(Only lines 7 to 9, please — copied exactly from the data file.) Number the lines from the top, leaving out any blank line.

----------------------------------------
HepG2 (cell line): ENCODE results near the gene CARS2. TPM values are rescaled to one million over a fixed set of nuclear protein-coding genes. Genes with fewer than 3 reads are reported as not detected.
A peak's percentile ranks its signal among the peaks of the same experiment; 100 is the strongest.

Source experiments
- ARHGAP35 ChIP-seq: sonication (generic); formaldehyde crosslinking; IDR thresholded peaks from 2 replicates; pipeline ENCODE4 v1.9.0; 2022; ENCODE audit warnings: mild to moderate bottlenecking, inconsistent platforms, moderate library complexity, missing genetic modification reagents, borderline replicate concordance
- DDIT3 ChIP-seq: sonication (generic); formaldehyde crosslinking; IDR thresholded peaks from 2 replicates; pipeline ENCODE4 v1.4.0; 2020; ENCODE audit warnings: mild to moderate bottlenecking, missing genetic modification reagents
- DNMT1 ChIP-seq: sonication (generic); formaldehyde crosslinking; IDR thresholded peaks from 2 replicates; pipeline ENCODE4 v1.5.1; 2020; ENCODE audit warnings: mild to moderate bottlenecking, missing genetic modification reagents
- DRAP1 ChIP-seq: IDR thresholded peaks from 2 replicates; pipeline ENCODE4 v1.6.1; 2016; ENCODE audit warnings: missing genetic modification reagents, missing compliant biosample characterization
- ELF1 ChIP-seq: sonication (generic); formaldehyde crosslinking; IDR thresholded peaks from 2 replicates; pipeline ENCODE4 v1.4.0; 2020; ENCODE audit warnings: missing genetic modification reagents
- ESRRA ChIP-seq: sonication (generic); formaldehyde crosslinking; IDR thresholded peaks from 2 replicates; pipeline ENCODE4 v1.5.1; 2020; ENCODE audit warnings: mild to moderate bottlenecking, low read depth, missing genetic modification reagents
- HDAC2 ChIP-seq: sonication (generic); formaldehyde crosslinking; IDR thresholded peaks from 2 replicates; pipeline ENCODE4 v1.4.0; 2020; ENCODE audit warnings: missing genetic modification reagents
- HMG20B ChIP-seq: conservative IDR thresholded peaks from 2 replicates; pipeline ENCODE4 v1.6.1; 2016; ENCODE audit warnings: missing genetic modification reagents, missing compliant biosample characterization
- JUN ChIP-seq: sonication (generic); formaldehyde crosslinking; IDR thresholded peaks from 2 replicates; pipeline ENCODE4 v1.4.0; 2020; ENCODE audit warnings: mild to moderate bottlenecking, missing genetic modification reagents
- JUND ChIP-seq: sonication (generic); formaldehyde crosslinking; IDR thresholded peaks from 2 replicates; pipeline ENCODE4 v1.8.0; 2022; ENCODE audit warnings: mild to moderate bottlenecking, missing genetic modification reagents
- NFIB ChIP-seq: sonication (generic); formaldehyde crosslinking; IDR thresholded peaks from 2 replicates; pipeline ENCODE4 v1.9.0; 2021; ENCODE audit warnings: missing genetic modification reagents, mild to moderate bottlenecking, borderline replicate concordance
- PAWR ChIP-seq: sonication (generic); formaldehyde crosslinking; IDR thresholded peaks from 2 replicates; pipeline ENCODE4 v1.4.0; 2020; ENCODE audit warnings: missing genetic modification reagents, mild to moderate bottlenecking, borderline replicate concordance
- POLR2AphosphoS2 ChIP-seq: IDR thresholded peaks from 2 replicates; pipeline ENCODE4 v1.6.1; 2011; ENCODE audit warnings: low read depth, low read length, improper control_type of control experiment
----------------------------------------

- DRAP1 ChIP-seq: IDR thresholded peaks from 2 replicates; pipeline ENCODE4 v1.6.1; 2016; ENCODE audit warnings: missing genetic modification reagents, missing compliant biosample characterization
- ELF1 ChIP-seq: sonication (generic); formaldehyde crosslinking; IDR thresholded peaks from 2 replicates; pipeline ENCODE4 v1.4.0; 2020; ENCODE audit warnings: missing genetic modification reagents
- ESRRA ChIP-seq: sonication (generic); formaldehyde crosslinking; IDR thresholded peaks from 2 replicates; pipeline ENCODE4 v1.5.1; 2020; ENCODE audit warnings: mild to moderate bottlenecking, low read depth, missing genetic modification reagents